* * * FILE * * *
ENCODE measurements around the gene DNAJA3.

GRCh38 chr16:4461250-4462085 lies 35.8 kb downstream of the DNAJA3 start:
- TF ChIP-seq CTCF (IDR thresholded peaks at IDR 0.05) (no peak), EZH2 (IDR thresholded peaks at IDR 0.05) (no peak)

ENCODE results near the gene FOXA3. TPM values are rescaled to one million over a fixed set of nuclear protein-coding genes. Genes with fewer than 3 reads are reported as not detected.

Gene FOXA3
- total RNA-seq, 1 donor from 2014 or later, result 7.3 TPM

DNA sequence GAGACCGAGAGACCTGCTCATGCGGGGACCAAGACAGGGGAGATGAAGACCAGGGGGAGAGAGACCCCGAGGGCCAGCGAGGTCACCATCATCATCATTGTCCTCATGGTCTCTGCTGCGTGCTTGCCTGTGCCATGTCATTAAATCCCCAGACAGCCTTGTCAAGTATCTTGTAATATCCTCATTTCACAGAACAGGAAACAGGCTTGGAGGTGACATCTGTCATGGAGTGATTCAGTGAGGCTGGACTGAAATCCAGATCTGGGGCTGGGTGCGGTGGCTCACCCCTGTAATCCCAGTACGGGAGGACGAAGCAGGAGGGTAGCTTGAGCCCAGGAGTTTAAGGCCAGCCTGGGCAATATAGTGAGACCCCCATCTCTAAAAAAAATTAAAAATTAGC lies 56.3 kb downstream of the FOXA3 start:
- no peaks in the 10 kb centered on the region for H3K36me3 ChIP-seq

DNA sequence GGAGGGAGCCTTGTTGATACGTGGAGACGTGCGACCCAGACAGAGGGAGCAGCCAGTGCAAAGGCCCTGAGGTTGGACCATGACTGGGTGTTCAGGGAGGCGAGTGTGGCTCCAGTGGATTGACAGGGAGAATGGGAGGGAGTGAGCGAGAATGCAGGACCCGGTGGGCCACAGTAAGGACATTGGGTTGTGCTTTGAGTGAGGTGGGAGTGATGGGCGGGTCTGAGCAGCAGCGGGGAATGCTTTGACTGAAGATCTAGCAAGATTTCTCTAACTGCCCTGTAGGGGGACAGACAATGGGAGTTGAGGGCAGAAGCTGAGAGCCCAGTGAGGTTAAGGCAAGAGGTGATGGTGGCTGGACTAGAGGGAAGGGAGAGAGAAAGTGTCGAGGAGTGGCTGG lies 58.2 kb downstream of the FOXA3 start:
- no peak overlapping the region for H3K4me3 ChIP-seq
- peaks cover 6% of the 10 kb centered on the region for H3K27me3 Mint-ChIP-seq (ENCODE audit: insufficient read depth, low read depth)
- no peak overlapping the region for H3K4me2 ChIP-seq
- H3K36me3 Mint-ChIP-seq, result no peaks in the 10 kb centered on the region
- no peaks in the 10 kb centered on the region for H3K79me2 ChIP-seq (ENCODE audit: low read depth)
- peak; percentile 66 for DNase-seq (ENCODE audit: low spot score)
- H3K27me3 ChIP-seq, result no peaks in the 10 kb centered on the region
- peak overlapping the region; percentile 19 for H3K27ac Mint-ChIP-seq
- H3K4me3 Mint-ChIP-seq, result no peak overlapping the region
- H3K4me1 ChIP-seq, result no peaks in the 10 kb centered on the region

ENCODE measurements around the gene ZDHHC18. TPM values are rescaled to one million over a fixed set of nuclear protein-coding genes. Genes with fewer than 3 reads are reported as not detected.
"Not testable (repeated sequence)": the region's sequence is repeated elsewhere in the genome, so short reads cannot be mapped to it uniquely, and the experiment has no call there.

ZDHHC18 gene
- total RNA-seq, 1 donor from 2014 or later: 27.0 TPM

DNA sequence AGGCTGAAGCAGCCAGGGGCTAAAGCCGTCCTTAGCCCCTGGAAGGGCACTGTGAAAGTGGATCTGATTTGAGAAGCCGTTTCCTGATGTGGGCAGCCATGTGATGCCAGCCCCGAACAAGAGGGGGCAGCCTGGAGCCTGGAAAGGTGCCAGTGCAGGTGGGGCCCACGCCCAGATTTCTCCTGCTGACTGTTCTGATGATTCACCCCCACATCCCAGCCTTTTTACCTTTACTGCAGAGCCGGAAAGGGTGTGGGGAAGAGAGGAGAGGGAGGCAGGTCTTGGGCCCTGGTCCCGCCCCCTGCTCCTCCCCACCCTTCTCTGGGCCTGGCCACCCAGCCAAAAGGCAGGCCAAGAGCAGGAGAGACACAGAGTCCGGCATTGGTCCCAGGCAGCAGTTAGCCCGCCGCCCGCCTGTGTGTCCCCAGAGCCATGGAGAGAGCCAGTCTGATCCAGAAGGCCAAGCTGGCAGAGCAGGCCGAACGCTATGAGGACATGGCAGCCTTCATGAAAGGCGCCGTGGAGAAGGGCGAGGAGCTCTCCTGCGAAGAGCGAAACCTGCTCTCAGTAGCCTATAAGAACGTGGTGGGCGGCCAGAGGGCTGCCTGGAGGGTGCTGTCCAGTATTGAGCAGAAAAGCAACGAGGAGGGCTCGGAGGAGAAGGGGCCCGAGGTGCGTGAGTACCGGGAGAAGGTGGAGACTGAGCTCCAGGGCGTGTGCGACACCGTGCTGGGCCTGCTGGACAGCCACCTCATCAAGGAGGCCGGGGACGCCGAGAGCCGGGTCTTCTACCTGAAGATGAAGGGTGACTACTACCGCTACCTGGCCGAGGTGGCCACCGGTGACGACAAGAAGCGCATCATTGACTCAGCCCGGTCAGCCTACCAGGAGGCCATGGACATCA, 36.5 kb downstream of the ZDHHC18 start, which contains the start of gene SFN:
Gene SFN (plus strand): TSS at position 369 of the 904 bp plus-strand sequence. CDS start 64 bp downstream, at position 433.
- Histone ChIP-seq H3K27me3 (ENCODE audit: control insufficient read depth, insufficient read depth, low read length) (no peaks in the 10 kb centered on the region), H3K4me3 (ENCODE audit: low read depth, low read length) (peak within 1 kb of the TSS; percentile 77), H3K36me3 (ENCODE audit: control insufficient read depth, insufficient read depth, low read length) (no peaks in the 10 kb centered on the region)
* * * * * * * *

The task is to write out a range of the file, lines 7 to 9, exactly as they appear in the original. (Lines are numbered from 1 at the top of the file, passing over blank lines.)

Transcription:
DNA sequence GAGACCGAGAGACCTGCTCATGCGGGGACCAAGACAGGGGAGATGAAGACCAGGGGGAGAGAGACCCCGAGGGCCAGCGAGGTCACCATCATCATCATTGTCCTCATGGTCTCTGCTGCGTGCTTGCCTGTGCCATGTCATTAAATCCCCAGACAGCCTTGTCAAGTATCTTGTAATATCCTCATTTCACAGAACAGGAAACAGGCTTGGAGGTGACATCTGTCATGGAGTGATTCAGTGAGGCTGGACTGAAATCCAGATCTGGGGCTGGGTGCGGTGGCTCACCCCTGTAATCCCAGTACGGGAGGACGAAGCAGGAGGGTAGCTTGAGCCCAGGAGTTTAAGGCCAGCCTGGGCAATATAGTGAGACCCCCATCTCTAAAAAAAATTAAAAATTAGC lies 56.3 kb downstream of the FOXA3 start:
- no peaks in the 10 kb centered on the region for H3K36me3 ChIP-seq

DNA sequence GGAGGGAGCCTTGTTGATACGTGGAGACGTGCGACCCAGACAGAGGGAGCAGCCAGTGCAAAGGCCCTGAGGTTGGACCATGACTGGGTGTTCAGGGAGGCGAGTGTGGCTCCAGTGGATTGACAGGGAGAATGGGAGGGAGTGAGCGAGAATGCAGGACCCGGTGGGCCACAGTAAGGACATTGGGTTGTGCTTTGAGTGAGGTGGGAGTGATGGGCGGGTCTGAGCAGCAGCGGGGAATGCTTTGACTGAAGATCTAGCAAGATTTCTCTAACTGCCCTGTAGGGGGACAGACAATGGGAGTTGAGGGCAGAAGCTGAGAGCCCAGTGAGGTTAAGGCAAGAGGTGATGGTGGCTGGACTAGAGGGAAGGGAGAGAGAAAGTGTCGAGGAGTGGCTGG lies 58.2 kb downstream of the FOXA3 start: